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Bonds is the name, basketball is the game

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Barry Bonds’ nephew Braxton Bonds seems to have won the gene pool. But can he lead his team to the NCAAM Tournament next year?

Photo by Anthony Griego

His “first love” was baseball. His last name is Bonds. Can you guess the ending?

No, he doesn’t finish his career with 762 home runs and a reputation as a thundering figure with a larger than life ego. He doesn’t even make it to MLB.

He did start with baseball, though. At one point, Braxton Bonds, Houston Baptist’s starting point guard, was a two-year old slugger in the batting cages. But he quit baseball in seventh grade to pursue basketball which he believed was more suitable for his energetic mentality.

“The comparisons between me and my uncle at every tournament we went to got in the way,” Braxton Bonds said.

There’s no doubt that some of his uncle’s character traits carried through.

“My dad [Bobby Bonds Jr.] used to always say my Uncle Barry was one of the hardest workers he knows, and they said I definitely got that from him,” Bonds said.

As a sophomore, Bonds averaged a balanced 9.7 points, 5.0 rebounds and 3.3 assists per game for the Huskies, making him the second leading scorer returning this season.

His breakout game was against Incarnate Word where he poured in 22 points on 8-12 shooting and had seven rebounds. Then he led the Huskies to eight straight wins.

But don’t be fooled. The younger Bonds has had an uphill battle to get to where he is today. Houston Baptist is Bonds’ fourth school in two years after stints at Liberty University, Tennessee and Columbia State (a junior college). Bonds hadn’t even played in a D-1 game until last year.

“At Liberty, it wasn’t the right fit and there were some personal, some family things I needed to come home to. At Tennessee, it was Coach Tyndall getting fired […] I felt if I went somewhere where I’d play more, that would help me in the long run,” Bonds said about leaving each school.

The setbacks getting to D-1 ball seem to be grounding for Bonds. He speaks with a sweet Southern drawl and addresses each of my questions with “ma’am,” and the National Association of Basketball Coaches just awarded Bonds for his academic excellence.

“If my team wins and I don’t meet any of my personal goals, my season was a success,” Bonds said.

Contrast this with Barry Bonds’ self-given nickname of “Mr. July”, which references his postseason droughts, and you have two very different figures.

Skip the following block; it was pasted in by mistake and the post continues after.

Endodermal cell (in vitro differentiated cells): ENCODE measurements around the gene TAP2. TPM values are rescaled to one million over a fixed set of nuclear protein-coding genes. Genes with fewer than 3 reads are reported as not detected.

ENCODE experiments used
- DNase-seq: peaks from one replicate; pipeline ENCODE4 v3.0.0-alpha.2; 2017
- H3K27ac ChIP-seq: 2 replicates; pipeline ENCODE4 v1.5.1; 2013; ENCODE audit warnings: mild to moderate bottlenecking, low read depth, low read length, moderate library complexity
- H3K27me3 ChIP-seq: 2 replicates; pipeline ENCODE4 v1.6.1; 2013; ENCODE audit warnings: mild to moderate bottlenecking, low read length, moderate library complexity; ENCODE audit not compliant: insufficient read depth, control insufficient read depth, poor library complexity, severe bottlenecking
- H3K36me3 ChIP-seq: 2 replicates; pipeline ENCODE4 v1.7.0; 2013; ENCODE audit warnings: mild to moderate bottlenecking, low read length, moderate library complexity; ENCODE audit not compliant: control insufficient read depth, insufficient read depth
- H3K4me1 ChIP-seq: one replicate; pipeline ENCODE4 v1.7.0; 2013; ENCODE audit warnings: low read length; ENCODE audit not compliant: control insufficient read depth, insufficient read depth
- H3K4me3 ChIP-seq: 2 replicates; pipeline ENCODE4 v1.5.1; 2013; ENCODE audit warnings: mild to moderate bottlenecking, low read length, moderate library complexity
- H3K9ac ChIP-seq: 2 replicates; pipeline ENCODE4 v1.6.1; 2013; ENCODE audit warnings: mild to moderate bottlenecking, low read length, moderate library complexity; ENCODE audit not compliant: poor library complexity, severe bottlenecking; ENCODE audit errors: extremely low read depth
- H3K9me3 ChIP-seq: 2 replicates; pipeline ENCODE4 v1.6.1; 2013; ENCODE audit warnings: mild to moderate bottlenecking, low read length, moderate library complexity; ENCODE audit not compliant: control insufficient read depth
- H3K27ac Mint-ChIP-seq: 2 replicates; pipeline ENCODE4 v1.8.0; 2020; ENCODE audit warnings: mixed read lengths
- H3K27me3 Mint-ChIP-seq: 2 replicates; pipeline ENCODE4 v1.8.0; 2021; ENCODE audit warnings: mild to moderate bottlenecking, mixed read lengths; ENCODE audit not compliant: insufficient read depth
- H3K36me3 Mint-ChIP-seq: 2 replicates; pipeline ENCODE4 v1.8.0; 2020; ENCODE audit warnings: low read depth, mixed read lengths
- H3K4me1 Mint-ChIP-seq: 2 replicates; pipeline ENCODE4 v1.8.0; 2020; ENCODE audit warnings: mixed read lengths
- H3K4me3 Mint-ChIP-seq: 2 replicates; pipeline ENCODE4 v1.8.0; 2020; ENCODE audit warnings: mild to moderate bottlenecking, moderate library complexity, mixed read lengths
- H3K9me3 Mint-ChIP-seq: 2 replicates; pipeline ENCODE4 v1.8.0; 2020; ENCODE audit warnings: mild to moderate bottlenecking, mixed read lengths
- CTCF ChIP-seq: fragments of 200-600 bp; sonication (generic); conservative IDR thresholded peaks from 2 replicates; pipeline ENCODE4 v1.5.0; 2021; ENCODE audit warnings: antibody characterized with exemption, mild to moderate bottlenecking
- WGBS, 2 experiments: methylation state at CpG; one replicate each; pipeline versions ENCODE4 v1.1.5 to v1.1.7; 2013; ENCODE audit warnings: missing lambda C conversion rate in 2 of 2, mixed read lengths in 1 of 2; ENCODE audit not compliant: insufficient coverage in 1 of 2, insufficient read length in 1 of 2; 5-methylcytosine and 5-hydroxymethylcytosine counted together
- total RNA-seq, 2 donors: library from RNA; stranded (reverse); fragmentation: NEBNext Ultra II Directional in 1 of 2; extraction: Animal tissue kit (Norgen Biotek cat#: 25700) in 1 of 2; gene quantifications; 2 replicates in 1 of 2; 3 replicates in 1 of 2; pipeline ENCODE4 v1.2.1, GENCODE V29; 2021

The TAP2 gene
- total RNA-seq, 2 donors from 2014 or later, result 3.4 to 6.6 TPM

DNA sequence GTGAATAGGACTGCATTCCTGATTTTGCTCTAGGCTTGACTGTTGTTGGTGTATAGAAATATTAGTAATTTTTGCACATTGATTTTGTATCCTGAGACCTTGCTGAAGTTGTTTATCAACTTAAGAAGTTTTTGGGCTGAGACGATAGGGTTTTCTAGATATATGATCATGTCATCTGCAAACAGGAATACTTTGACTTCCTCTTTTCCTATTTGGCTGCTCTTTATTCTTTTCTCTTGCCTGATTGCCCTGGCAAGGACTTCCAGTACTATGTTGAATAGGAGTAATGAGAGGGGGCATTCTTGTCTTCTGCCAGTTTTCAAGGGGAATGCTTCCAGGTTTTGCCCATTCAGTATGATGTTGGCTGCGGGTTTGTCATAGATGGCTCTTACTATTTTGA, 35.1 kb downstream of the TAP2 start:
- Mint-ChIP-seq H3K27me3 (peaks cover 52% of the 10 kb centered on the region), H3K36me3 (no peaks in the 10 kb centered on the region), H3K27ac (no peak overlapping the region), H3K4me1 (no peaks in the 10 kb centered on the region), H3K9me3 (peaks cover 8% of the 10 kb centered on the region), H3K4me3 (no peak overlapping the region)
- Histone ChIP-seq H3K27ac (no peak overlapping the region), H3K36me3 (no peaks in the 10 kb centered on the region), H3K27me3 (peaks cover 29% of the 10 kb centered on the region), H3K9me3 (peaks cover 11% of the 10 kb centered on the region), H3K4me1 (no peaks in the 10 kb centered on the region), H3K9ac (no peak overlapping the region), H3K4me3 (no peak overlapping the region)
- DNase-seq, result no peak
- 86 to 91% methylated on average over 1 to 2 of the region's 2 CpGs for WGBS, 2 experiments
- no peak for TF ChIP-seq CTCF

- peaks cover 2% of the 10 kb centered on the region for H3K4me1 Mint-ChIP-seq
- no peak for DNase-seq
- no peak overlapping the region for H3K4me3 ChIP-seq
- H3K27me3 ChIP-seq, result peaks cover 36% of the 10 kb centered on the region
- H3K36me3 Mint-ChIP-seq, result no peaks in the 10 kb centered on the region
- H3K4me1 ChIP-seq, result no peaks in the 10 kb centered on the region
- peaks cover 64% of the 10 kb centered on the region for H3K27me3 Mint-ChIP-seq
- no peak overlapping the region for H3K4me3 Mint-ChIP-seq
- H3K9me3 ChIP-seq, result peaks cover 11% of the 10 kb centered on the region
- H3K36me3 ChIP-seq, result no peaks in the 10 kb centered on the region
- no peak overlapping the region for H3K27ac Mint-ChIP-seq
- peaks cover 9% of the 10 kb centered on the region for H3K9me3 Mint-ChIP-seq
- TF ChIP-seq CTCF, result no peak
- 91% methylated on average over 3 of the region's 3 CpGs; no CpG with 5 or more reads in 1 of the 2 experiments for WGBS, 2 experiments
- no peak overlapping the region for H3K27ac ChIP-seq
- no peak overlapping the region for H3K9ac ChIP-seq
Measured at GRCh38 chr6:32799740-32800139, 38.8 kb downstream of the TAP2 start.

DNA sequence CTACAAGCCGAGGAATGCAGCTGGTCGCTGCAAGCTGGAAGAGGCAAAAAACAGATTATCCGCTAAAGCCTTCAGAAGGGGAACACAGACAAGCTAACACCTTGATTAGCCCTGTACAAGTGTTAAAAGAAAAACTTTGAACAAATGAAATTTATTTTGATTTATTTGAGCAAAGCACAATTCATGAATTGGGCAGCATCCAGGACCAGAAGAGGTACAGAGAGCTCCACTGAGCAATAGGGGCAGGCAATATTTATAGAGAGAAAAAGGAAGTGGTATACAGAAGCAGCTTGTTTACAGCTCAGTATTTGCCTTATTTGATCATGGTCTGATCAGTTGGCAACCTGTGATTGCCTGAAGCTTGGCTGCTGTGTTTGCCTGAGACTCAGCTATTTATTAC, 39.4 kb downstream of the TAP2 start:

Well, how did he get this way? Bonds repeatedly calls out his faith as being a grounding force as well as someone else who never quite made it to the MLB.

“My dad was my uncle’s biggest fan,” Bonds said. “My dad was never jealous of my uncle getting the spotlight.”

Braxton too had to deal with not getting the most playing time or even playing at all for over a year. Now, he needs to step up for HBU.

The team is “night and day” different compared to their roster last year, according to Bonds. HBU is left without their leading scorer, Colter Lasher, and leading rebounder, Reveal Chukwujekwu from last year, which has created an opportunity for Bonds.

“I’ve always been known as a non-shooter and I plan to change that this year,” Bonds said.

Bonds compared HBU’s team mentality next year to the way he played at his high school Christ Presbyterian Academy in Nashville.

“We got up and down the court,” Bonds said. “We ran a lot.”

HBU is looking to up the ante from their team performance last year after finishing in a three-way tie for second place in the Southland Conference. The Huskies will face early season tests in the 2K Classic against Providence, Belmont and Virginia Tech before getting to face another powerhouse in Michigan State. However, one game stands out most to Bonds: their matchup against Stephen F. Austin.

“I didn’t buy into the rivalry because I was new last year ,but I didn’t really like playing them last year,” Bonds said. “I feel like we should’ve won last year.”

It won’t take 762 home runs, but it will take full-court leadership and dedication for Bonds to take the Huskies to the NCAAM Tournament. No DH-ing allowed.